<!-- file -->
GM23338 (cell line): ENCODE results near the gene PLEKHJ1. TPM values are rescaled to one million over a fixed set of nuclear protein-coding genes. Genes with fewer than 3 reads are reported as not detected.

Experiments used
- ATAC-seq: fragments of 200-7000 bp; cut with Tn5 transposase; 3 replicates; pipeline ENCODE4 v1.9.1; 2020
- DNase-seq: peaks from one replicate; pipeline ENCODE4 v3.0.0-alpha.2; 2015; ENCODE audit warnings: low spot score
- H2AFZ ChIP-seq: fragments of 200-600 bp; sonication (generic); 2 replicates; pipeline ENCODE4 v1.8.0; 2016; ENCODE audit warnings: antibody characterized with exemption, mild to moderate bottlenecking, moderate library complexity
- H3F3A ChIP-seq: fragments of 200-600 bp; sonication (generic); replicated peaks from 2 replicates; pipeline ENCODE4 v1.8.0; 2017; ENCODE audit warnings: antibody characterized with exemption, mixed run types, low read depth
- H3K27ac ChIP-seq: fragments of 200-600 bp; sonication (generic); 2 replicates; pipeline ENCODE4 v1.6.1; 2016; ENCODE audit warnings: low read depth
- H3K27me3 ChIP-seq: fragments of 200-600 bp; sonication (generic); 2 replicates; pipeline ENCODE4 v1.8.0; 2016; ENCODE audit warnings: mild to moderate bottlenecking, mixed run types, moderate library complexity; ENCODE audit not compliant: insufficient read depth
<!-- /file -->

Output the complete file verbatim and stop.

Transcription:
GM23338 (cell line): ENCODE results near the gene PLEKHJ1. TPM values are rescaled to one million over a fixed set of nuclear protein-coding genes. Genes with fewer than 3 reads are reported as not detected.

Experiments used
- ATAC-seq: fragments of 200-7000 bp; cut with Tn5 transposase; 3 replicates; pipeline ENCODE4 v1.9.1; 2020
- DNase-seq: peaks from one replicate; pipeline ENCODE4 v3.0.0-alpha.2; 2015; ENCODE audit warnings: low spot score
- H2AFZ ChIP-seq: fragments of 200-600 bp; sonication (generic); 2 replicates; pipeline ENCODE4 v1.8.0; 2016; ENCODE audit warnings: antibody characterized with exemption, mild to moderate bottlenecking, moderate library complexity
- H3F3A ChIP-seq: fragments of 200-600 bp; sonication (generic); replicated peaks from 2 replicates; pipeline ENCODE4 v1.8.0; 2017; ENCODE audit warnings: antibody characterized with exemption, mixed run types, low read depth
- H3K27ac ChIP-seq: fragments of 200-600 bp; sonication (generic); 2 replicates; pipeline ENCODE4 v1.6.1; 2016; ENCODE audit warnings: low read depth
- H3K27me3 ChIP-seq: fragments of 200-600 bp; sonication (generic); 2 replicates; pipeline ENCODE4 v1.8.0; 2016; ENCODE audit warnings: mild to moderate bottlenecking, mixed run types, moderate library complexity; ENCODE audit not compliant: insufficient read depth